World Hands Project – Pallet Houses in Mexico

While the World Hands Project is currently going through internal re-organization I was happy to find that during past workshops they’ve helped people down in Mexico build some simple homes from shipping pallets.

Instead of using some kind of manufactured insulation they’ve actually been packing the pallet cavities with a cob like mixture. I imagine that this doesn’t add much structural strength but it would add some thermal mass and insulation qualities to the walls.

I’m not sure I would recommend this approach (mixing structural wood and dirt) since it might invite termites or rot over time but it does seem like a novel way to approach pallet house construction. I’m curious to know how these homes hold up over time. (Update: See the comments for more info on using pallets and cob and wood together)

To learn more about the World Hands Project and potential future workshops visit their website. World Hands Project

pallet-house-mexico

5 thoughts on “World Hands Project – Pallet Houses in Mexico

  1. SteveR says:

    Actually, a clay/wood or clay/straw mixture between wood framing is an age old proven practice(and I mean 1000’s of years!). The clay seals the walls from air movement but the earth keeps it breathable and regulates humidity. The clay also preserves the timbers and the woodchip or straw gives it insulating loft and the earth walls gives it thermal mass for heat regulation.

    After years of research into what building techniques would suit us best with our major objectives being to a) use mostly locally found materials from our own forest on clay soils and b) build to last a minimum of 500 years, this is, in fact, the exact building technique that we have settled on for our next (and final) house. We have settled on roundwood timber framing (less waste, more strength and beauty) infilled with light earth ( clay mixed with woodchips in our case since straw is not readily available).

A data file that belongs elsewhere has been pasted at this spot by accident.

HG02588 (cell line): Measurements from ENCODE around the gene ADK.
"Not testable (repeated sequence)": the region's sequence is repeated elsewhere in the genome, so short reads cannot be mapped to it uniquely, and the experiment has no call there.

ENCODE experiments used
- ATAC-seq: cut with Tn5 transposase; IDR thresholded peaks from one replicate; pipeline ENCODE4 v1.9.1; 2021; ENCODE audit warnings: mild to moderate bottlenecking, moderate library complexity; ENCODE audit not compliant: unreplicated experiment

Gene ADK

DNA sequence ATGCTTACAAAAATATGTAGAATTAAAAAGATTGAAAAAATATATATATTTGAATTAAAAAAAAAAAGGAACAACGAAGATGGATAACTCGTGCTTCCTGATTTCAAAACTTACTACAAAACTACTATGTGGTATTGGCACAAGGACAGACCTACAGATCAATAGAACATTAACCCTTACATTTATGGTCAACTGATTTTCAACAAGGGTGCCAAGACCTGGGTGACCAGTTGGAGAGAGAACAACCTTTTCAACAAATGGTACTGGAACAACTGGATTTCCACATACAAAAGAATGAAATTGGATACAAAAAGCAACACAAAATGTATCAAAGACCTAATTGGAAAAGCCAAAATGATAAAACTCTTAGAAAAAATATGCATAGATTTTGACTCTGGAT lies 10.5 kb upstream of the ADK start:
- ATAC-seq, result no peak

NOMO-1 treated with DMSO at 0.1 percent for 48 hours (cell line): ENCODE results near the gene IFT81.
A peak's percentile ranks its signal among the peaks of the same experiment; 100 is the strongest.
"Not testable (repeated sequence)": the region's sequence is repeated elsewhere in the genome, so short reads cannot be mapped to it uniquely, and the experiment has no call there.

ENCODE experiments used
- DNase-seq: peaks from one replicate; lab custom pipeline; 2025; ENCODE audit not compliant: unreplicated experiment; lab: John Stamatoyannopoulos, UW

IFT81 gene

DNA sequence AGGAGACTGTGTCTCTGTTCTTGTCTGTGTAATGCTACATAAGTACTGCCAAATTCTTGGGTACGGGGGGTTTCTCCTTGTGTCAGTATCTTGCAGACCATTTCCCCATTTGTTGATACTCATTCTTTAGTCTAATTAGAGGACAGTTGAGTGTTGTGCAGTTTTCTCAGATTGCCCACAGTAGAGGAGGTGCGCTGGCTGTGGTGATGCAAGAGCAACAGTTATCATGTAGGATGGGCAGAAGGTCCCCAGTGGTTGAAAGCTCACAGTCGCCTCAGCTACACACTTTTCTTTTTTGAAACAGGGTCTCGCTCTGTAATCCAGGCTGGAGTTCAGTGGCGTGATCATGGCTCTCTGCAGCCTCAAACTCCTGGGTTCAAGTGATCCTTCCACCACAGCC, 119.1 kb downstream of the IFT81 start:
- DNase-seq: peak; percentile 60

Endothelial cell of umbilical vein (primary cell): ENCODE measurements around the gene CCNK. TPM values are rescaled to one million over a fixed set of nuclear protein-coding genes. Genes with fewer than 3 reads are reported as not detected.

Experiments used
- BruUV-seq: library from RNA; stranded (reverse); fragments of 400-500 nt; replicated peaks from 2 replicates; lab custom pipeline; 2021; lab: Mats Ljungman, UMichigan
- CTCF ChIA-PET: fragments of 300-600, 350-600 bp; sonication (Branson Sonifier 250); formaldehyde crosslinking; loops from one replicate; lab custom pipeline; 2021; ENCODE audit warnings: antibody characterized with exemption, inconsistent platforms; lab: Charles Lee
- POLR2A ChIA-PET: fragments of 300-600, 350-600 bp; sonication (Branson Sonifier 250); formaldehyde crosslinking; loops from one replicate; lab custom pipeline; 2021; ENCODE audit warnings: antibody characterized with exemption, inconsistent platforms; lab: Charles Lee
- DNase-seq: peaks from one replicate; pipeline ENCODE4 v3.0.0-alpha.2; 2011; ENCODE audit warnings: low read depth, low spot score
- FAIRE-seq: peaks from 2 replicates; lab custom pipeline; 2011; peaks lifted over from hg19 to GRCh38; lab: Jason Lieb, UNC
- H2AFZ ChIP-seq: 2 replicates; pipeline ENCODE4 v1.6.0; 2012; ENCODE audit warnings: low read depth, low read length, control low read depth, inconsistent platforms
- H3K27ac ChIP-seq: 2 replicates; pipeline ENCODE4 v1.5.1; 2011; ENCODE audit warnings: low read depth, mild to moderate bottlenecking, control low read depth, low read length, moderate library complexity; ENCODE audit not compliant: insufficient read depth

Many homes/huts I saw in Mexico when I was last there were built of local indigenous wood which the locals told us were made from a species selected specifically because of its known weather and insect resistant properties. The tragedy would be if they adopted manufactured home technology using imported wood that wasn’t suited for that environment or had to be chemically treated to suit.

    • Michael Janzen says:

      I assume these are nailed together. On my pallet house I’m using screws and there is also a layer of plywood that should help.

      I think if you alternate the pallets you get a stronger building too. These folks are assembling them in a grid, which most pallet buildings also do, but I suspect it means they’ll have weaker walls.

      Alternate them like bricks.

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